Buffalo Law Review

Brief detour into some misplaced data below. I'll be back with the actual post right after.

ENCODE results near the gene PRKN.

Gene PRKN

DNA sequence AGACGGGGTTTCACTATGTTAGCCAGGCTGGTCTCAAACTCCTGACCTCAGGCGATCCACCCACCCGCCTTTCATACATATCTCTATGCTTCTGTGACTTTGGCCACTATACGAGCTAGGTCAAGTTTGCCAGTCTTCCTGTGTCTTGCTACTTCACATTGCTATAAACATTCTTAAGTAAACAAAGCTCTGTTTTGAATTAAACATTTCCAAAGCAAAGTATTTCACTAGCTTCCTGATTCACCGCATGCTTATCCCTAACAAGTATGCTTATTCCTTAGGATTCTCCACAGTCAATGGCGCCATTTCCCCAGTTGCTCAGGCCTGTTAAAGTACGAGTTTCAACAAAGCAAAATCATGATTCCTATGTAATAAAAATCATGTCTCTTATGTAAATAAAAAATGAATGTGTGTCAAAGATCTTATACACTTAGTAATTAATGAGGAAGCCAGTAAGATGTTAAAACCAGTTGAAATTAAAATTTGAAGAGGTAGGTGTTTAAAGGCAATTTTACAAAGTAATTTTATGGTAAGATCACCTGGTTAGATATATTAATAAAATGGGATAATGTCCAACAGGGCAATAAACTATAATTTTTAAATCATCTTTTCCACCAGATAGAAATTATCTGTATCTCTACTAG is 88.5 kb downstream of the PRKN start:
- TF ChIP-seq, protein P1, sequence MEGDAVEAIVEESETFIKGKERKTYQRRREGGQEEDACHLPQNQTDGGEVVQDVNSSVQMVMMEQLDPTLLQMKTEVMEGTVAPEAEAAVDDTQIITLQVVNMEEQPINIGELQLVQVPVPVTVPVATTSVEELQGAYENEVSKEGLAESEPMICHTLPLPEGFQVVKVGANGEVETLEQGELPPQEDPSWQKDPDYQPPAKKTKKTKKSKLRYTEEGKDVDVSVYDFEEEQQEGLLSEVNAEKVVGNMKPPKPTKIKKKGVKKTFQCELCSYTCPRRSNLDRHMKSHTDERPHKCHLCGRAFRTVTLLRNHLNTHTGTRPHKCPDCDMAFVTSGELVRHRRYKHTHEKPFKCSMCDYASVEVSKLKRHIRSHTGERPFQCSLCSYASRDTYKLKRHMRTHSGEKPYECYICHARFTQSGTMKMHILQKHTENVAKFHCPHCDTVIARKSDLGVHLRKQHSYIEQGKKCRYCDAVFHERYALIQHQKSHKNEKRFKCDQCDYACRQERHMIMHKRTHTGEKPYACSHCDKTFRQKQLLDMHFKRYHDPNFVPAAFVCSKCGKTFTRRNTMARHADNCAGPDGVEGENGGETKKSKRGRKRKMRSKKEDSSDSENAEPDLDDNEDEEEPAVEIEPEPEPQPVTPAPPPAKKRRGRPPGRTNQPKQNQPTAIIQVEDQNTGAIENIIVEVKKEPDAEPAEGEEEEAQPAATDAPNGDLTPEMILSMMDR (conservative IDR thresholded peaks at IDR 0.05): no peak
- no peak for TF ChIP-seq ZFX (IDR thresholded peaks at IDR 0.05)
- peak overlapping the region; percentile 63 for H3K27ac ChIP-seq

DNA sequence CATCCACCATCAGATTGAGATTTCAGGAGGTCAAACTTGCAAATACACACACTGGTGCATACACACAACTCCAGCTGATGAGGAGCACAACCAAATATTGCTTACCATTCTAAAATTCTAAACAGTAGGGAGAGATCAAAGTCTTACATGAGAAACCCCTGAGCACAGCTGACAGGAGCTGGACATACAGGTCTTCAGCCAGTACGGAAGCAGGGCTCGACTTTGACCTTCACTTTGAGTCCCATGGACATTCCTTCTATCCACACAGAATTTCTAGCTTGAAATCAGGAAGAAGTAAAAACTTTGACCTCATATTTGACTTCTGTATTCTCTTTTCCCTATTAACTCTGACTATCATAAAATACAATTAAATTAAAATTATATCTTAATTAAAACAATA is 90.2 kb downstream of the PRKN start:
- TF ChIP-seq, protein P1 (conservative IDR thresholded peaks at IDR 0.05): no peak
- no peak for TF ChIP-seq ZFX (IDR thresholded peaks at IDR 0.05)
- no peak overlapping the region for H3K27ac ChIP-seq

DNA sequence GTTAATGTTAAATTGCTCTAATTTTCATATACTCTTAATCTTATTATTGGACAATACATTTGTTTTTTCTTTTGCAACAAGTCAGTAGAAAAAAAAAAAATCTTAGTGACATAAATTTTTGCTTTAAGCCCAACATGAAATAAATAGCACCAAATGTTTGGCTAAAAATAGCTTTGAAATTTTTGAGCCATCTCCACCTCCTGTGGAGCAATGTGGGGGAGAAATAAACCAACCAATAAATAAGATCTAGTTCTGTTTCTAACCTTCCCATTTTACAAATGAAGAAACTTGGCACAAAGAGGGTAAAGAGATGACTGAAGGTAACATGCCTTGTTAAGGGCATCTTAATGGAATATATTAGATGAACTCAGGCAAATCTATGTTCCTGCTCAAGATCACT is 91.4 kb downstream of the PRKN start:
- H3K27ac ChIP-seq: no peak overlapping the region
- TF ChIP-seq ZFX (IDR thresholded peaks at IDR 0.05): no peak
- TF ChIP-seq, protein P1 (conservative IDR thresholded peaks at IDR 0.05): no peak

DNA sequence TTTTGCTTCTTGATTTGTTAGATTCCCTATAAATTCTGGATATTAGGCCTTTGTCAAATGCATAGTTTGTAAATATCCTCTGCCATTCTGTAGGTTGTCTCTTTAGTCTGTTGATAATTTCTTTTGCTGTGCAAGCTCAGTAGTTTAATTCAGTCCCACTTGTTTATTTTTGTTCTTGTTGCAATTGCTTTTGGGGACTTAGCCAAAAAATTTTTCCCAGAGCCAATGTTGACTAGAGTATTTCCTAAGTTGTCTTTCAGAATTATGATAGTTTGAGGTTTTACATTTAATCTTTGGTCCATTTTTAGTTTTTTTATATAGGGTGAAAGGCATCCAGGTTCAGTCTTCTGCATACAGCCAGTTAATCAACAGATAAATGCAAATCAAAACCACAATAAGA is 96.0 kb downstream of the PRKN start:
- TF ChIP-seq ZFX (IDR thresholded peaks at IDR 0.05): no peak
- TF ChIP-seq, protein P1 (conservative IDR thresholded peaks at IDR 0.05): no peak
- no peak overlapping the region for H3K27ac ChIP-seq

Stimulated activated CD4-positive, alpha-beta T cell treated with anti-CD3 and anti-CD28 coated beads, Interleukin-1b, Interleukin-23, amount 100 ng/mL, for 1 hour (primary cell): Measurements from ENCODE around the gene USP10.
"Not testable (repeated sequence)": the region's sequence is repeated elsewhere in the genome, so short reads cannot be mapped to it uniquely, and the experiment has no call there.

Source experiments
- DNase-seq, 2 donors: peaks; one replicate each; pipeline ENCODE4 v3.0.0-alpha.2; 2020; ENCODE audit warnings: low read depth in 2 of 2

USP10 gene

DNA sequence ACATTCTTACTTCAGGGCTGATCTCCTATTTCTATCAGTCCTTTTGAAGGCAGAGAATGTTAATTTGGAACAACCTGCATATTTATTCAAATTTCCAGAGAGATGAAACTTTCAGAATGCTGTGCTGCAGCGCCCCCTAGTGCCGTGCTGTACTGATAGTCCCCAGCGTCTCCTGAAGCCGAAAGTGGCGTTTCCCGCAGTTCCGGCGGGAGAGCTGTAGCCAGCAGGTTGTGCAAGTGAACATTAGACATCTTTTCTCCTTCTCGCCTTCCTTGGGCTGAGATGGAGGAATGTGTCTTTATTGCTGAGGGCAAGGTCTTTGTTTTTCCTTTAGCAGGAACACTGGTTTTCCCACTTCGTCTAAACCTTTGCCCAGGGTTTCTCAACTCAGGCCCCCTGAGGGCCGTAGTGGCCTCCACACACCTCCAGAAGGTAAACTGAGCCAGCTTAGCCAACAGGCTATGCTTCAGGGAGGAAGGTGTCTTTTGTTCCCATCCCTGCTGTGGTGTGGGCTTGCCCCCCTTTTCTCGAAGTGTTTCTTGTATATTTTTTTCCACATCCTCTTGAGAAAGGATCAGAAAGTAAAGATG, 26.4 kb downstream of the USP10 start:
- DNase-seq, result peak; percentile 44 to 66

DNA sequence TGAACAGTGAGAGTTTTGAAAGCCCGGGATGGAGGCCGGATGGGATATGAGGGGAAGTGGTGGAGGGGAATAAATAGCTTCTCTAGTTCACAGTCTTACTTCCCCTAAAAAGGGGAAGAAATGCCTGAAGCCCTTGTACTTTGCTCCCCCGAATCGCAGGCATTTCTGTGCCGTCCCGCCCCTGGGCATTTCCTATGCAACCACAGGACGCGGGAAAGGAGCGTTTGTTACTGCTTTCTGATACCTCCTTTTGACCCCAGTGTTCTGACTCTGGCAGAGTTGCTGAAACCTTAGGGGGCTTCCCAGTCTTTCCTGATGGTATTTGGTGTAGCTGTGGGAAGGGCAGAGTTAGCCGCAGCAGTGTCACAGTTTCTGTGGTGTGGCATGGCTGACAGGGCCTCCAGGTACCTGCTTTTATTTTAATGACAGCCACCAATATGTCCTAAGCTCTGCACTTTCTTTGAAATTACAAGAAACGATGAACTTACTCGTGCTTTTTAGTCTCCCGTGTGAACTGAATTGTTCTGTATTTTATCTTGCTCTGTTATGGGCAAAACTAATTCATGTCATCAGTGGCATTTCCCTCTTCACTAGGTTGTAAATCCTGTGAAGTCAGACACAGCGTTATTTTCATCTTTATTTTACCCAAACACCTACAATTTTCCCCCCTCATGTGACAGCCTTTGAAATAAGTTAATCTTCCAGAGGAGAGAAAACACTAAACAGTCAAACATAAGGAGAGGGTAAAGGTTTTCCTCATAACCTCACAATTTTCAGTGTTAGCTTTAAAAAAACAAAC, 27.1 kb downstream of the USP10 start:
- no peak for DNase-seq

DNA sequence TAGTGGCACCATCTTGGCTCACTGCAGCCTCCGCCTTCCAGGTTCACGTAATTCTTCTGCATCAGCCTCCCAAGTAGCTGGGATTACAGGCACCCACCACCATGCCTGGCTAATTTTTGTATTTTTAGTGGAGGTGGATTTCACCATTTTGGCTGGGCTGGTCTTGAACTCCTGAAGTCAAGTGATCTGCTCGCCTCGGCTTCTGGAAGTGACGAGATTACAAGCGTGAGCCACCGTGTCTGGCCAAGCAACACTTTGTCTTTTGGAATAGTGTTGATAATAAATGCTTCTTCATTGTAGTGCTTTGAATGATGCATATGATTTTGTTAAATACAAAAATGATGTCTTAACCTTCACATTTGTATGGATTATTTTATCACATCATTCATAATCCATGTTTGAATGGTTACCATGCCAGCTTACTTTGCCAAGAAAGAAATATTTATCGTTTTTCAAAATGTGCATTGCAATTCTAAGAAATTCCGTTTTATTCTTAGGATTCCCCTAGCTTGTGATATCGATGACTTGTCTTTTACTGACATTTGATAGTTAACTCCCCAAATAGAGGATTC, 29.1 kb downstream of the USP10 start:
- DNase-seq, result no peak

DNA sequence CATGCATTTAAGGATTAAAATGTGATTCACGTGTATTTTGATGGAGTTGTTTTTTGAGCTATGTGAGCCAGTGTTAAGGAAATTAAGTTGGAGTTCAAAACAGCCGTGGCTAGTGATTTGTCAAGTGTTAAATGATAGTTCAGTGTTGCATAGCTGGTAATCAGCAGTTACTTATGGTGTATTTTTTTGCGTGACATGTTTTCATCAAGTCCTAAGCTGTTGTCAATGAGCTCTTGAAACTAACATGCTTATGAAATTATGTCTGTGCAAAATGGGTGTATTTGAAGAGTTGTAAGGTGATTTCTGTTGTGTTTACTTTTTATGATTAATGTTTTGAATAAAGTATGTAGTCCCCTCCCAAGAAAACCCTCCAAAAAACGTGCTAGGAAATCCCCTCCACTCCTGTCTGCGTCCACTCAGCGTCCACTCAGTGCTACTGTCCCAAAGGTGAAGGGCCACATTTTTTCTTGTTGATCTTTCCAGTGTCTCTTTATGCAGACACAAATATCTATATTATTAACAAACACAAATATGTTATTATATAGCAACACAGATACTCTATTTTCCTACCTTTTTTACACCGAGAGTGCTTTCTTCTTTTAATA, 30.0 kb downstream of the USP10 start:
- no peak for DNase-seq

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The notion of a student debt jubilee has begun its march from the margin of policy debates to the center, yet scholarly debate on the value of canceling student debt is negligible. This article attempts to jump start such debate in part by presenting a novel policy proposal for implementing a jubilee. In addition to reviewing the history of student debt and the arguments for canceling much or all of it, it presents a detailed legal argument that canceling public student debt (which accounts for 95% of student debt outstanding) could be undertaken by the Executive Branch without further legislation. The Secretary of Education has already been given the authority to “modify” and to “compromise, waive, or release” its claims against students. There is a strong argument under current case law that this authority is a grant of prosecutorial discretion, which would be unreviewable by courts. Even if a court were to rule otherwise, at least some cancellation plans would likely survive “arbitrary and capricious” review. In any case, this litigation risk is not a good enough reason for a President not to try to relieve the burdens of student debt if Congress cannot agree on a bill that will do so.